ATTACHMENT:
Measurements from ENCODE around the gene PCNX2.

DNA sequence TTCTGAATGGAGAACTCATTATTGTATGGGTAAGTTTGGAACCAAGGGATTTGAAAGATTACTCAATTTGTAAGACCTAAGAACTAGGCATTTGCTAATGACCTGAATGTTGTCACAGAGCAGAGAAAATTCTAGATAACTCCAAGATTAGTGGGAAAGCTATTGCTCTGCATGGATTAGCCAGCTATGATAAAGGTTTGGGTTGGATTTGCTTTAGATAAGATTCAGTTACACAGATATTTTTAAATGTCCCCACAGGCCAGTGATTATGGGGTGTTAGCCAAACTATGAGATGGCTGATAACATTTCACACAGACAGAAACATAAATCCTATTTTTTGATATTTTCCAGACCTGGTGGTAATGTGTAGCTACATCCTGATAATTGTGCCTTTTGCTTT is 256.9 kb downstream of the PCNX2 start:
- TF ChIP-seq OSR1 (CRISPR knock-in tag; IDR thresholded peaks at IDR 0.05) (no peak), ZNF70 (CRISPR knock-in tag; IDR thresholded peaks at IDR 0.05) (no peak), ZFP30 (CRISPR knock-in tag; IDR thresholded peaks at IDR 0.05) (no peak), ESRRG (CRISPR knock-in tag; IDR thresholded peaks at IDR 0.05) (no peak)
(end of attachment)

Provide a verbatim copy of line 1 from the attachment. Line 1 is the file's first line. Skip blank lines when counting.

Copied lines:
Measurements from ENCODE around the gene PCNX2.